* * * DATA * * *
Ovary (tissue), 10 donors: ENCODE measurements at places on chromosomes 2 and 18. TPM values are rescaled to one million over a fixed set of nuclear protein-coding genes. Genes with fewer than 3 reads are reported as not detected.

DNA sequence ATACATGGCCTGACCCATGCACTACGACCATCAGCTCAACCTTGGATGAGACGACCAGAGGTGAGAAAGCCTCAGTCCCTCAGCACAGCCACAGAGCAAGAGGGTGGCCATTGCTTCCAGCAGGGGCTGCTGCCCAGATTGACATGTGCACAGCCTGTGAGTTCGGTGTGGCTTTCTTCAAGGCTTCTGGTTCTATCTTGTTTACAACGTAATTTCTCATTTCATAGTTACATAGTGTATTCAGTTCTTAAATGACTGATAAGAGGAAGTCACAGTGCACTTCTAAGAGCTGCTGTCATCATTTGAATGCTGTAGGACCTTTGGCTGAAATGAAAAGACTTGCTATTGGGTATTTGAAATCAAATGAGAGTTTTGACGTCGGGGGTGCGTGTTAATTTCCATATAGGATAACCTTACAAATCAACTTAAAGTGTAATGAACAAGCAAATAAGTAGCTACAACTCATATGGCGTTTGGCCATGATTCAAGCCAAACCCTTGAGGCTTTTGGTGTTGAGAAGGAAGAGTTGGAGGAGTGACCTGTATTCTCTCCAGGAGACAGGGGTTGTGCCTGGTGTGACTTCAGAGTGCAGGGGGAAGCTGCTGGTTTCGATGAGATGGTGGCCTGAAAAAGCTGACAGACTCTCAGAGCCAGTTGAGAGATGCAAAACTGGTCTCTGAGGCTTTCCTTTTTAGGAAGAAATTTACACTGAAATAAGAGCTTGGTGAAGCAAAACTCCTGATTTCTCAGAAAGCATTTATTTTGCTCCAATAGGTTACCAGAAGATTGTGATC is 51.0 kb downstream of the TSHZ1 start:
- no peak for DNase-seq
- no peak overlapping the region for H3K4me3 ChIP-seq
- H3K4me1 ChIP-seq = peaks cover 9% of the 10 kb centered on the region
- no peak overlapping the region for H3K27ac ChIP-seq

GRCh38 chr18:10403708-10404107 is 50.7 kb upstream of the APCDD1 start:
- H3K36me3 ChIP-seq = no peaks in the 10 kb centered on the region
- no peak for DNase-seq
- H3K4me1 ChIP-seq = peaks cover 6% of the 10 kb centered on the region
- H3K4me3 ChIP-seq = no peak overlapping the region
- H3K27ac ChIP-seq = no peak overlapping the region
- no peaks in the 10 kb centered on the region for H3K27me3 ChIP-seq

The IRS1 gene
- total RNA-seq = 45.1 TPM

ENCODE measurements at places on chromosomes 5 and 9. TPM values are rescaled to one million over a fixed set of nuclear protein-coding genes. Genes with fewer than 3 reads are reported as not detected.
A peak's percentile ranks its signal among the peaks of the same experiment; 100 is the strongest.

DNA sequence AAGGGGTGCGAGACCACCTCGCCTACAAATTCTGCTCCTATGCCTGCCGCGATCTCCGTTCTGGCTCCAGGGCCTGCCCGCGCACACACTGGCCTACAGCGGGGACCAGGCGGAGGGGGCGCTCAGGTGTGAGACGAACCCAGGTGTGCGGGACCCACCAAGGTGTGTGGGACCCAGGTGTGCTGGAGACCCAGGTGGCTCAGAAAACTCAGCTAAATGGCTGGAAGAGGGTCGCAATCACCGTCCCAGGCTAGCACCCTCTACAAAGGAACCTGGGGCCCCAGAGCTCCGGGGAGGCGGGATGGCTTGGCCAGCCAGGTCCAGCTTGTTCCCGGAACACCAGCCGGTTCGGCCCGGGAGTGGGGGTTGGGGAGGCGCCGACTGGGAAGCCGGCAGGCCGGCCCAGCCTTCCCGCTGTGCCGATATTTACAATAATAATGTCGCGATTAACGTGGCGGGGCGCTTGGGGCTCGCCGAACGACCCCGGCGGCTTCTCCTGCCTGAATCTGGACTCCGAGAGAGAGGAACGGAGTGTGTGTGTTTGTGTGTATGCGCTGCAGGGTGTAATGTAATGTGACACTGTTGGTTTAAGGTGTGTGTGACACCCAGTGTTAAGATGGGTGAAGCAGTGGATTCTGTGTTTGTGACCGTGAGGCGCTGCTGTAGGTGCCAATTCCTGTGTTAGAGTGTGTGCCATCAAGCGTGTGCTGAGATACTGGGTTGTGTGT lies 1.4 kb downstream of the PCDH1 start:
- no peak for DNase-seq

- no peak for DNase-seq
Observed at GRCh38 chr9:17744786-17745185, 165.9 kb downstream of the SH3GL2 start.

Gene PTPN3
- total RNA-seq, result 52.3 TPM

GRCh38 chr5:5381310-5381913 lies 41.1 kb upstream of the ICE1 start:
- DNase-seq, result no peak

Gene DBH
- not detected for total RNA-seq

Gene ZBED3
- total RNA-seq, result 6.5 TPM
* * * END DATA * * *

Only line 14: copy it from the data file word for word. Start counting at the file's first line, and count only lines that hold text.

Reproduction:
The IRS1 gene